Stroppy 4.4 year old dd, suggestions needed

(3 Posts)
rhetorician Thu 13-Jun-13 20:14:40

She is good at nursery, but is often very tricky at home. Mostly this is defiance and disobedience, which is annoying but manageable. But we are having a lot of 'stupid' directed at us when she gets told off, plus a good bit of lashing out physically. The sanction for this is time out, but this doesn't really seem to stop her. I am worried that we are not in control of her and can't really work out to establish control. Rewards, incentives, positive praise etc etc all work for a while, but nothing seems to work long term. She reacts very badly to being disciplined, and generally with try to change the subject, avoid eye contact etc if you try to talk to her about h behaviour calmly. She is very hard work, and I feel like I am not parenting her very well. This has been going on since she was about 2 and a half, and things are better, but progress is very slow. Dd has one sister who is 18 months old, and is doing fine developmentally as far as I know.

She craves attention all the time, never seems to learn rules, is impulsive. She hasn't really developed empathy very much yet. She is also very loving, sensitive, funny, highly creative, good at arguing (!) and we try very hard to focus on the positive, but this isn't always possible when she is pushing her sister or chasing the cat.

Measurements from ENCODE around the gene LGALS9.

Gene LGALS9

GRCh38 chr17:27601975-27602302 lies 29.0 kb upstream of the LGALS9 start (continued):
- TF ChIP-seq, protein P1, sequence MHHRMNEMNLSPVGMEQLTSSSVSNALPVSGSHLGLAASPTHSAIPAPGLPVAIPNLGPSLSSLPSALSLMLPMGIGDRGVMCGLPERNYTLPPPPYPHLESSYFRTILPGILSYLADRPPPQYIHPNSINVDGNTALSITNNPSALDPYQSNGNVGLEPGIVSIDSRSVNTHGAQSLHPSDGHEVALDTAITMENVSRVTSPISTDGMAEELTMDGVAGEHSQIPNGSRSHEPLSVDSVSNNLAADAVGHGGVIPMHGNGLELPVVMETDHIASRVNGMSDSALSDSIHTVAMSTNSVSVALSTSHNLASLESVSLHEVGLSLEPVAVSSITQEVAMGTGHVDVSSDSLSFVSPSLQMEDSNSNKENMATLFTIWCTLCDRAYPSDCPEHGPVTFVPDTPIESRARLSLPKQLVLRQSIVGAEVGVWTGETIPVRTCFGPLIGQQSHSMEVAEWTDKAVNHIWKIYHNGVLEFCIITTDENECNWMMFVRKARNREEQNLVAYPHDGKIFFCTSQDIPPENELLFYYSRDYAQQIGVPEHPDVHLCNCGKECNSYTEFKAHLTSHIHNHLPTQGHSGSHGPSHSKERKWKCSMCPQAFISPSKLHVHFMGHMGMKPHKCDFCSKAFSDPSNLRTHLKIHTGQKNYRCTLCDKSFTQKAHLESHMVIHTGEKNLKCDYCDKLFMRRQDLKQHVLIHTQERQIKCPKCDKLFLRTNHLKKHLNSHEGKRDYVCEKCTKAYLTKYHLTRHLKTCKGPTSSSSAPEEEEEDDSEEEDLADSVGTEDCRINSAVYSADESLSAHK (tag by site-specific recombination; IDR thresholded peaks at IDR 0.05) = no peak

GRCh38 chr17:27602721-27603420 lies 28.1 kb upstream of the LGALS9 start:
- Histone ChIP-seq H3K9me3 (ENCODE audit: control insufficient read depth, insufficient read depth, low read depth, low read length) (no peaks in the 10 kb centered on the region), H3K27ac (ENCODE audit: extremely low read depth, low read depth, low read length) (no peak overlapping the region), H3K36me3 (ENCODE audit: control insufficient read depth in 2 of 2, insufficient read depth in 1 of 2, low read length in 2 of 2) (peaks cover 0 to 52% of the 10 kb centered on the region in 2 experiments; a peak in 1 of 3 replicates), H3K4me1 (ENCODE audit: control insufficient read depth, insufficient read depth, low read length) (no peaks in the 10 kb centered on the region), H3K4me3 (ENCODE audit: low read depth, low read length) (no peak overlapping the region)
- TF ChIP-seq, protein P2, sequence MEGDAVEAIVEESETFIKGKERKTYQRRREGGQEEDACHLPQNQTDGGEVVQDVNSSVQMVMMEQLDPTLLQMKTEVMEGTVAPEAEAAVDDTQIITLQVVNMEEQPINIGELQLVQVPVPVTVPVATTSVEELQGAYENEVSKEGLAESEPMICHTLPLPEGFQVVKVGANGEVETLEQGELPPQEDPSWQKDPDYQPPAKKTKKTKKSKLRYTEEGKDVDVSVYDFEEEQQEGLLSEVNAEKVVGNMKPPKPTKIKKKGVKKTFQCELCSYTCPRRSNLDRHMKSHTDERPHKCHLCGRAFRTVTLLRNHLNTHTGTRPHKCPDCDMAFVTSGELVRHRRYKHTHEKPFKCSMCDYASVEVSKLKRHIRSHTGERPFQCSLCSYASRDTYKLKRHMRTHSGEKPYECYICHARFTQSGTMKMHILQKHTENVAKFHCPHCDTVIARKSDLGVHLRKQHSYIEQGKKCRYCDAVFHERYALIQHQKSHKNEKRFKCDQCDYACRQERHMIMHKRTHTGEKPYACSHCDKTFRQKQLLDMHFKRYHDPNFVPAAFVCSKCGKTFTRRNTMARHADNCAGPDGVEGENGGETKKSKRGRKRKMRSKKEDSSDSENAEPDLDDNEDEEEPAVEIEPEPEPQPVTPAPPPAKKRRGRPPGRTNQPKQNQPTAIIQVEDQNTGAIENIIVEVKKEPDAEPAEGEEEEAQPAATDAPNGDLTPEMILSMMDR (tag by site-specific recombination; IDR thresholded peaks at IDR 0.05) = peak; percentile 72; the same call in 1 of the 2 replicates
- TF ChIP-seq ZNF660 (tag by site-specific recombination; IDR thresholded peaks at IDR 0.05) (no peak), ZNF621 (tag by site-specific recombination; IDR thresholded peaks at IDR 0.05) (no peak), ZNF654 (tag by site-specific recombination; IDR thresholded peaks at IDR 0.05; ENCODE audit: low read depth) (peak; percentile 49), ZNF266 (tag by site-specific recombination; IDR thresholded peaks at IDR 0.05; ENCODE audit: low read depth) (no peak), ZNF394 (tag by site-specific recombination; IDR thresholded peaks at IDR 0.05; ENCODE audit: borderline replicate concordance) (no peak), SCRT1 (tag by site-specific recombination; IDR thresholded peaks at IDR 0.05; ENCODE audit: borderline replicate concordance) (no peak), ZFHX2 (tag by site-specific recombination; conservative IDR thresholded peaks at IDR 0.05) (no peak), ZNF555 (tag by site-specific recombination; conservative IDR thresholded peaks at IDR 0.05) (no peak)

Any observations or advice most welcome.

my view, am not an expert, just an experienced Mum with the benefit of hindsight .... you can't control them or be in control, but you can lay ground rules and help them understand what is acceptable and what isn't. On the positive side, your DD sounds like a great character, very strong willed, and very bright... which one day will stand her in good stead, if and only if she is shown where to draw the line now. You say time out doesn't stop her... then perhaps the time out isn't long enough or implemented strictly enough? (not a criticism, just a question).

I came to the conclusion that sometimes they need a way to back down from their bad behaviour whilst keeping face ifykwim. What used to work for my DCs was to say "I don't like this horrible (jane).. I want my lovely (jane) back... let's send the horrible one upstairs and see if the nice one comes back"... if the "nice one"came back, then I let it go. If not, the horrible one got sent back upstairs again. Might meet with disapproval from some but it worked for me (and gets a few smiles when I try it with my now teens)!

rhetorician Fri 14-Jun-13 12:05:08

Thanks for the reply, you sound pretty expert to me!! You are dead right about allowing them to save face, or to back down without feeling that they have lost...

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